1 cup of fresh basil
1/2 cup fresh parmesan cheese
1/4 teaspoon salt
1/4 teaspoon pepper
1/2 cup of extra virgin olive oil
1-2 Cloves of Garlic
*If you want to add pine nuts, use 1/4 cups.
Combine basil, parmesan cheese, olive oil, salt, garlic & pepper in food processor. Pulse until blended, but still a rough texture. Be sure to scrape the sides of the processor a few times to make sure it is mixed in.
Pine nuts are the original designated nutty flavouring, but it is expensive. Fair number of people is also allergic to pine nuts, so it is advisable to test with a little batch before venturing into massive scale production.
There are also suggestions of using walnut to replace pine nut. The skin of the walnut has a slight bitter taste whereas pine nut has a sweet taste to it.
You want to be aggressive and take all your frustration out, buy one of this mortars and the pounding would do you good. “Pestare” is to pound and thus the name of “pesto” = “I crush”. Besides from simple basil leaves, you can add some parsley leaves to it. Cilantro is another good choice. Cilantro possesses a rather pungent smell. Make sure you are agreeable with it.
Basil can be grown in a pot or outdoors. It can grow like wild fire and all through the summer you should not have a short of supply of this herb. Pesto sauce can be stored in the fridge very well.
When you are in a pinch and you want food fast. You can heat up the pesto in a pot or pan while cook your pasta in another pot. When the pasta is done, just transfer it directly to the sauce, mix it up, add some parmesan cheese to it and enjoy. For other variation, you can get some prosciutto – the Italian ham, and serve together with the pasta. That should improve the appearance.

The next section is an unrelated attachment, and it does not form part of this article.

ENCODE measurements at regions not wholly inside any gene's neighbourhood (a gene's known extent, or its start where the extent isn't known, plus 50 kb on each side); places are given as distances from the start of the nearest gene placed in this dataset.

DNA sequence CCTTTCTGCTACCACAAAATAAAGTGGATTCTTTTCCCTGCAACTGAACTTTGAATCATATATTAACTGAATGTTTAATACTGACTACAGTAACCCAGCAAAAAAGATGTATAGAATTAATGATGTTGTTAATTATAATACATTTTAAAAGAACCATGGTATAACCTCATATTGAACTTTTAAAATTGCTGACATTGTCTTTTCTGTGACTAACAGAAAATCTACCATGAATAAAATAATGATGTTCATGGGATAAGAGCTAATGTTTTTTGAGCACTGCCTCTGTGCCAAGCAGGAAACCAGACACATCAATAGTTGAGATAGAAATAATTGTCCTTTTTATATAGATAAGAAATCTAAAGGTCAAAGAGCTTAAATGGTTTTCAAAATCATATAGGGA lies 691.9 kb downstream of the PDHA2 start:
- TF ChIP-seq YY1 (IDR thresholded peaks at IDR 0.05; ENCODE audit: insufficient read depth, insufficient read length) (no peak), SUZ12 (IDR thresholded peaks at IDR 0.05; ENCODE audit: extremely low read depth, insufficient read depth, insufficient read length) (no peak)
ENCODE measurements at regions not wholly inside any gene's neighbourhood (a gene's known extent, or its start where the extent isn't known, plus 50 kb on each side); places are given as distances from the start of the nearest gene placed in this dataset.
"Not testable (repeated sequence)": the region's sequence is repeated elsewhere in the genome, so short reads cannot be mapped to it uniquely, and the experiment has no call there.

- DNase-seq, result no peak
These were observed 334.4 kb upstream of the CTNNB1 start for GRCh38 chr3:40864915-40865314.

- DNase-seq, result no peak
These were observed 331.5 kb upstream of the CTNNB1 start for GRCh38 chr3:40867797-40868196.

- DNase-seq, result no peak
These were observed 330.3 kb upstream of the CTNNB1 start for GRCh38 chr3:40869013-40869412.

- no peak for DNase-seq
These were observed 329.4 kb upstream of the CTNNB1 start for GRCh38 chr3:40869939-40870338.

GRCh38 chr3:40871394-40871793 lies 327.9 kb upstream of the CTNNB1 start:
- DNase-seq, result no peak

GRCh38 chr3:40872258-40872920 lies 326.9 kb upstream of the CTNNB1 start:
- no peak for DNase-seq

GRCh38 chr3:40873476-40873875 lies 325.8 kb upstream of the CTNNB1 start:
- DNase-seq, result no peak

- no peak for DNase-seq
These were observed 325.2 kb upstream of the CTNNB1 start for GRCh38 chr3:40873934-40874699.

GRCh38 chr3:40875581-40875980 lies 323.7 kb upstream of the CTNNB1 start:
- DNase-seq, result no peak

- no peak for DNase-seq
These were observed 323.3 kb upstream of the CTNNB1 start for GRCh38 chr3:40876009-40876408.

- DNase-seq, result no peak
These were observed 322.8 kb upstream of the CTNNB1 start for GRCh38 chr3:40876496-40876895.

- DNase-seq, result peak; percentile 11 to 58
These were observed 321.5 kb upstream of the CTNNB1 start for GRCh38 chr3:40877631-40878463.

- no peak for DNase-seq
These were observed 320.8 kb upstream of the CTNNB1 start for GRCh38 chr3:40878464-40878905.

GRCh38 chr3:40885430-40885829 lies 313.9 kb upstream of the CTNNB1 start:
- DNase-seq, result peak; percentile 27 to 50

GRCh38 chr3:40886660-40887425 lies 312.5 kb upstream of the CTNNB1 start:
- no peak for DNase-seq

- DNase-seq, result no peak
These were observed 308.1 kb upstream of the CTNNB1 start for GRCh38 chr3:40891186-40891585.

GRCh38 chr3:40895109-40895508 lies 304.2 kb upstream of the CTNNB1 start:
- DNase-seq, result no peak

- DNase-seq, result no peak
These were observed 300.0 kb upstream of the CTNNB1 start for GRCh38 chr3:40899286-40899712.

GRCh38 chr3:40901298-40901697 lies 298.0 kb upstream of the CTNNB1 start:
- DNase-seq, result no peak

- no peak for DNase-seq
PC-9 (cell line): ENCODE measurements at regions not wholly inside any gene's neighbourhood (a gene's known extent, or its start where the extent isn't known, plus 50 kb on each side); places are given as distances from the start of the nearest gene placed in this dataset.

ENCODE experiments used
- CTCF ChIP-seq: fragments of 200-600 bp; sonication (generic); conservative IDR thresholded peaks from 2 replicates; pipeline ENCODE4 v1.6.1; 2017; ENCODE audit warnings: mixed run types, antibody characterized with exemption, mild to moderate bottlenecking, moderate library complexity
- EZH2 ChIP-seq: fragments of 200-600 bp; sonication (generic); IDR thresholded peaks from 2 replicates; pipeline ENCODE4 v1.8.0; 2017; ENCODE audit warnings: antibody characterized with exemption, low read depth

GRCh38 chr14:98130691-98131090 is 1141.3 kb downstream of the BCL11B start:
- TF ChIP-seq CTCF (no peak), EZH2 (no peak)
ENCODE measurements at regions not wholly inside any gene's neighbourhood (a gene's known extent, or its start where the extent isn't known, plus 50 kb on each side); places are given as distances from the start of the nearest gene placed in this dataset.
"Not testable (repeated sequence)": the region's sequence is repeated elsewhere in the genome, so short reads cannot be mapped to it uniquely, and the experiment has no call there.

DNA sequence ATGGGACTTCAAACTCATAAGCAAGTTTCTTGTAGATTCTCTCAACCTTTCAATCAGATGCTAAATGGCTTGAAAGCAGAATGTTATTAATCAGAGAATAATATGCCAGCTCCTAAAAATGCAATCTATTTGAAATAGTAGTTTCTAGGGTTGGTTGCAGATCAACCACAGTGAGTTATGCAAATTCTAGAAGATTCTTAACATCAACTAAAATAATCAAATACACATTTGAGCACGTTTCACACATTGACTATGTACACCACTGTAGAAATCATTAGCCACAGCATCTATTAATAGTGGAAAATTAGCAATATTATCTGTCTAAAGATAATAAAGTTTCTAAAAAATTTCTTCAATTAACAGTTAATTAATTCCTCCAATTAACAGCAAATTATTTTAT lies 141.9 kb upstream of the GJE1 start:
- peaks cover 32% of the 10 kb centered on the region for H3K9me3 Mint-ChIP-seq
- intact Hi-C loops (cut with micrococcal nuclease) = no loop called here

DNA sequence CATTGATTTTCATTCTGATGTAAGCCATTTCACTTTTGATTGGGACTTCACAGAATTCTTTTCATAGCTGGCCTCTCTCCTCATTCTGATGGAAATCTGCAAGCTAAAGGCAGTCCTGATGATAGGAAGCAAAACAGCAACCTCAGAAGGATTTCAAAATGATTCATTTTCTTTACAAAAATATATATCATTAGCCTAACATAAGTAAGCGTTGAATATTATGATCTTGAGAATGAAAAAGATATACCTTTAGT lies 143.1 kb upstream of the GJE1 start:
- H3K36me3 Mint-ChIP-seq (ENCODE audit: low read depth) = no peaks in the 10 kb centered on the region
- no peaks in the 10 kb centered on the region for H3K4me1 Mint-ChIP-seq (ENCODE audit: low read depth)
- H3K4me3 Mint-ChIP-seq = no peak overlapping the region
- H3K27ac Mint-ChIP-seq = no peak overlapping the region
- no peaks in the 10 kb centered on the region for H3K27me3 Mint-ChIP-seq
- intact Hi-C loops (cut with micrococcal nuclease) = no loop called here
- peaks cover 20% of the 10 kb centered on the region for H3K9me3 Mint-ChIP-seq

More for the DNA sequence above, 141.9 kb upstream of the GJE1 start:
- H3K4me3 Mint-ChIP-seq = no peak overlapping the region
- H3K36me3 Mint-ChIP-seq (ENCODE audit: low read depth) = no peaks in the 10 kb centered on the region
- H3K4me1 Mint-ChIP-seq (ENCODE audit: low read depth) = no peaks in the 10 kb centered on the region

And taste of the dish. Some hot pepper flakes would get more color and spice up the pasta as well.
For even more pleasing to the eye, grape tomato cut in half would be a good garnish for the plate.
Thai basil is different. It has a purplish stem and the taste can be bitter. Vietnamese cuisine “pho” will always give you a plate with lime, Thai basil and bean sprouts when you order “pho”.
This pesto pasta is so simple to make and the taste depends solely on the quality of olive oil and parmesan cheese. Please do not be frugal when you are purchasing both. Fresh grated parmesan cheese works the best. You can always grate it with an ordinary vegetable or cheese grater and for better appeal, try using a vegetable peeler and shave the cheese into long thin strands.
Bring out a gingham table cloth. Put a candle on an old Chianti wine bottle. Warm up a baguette in the oven. Chill down a bottle of your favourite white wine, then serve this pesto linguini to your lovely lady … Life is good.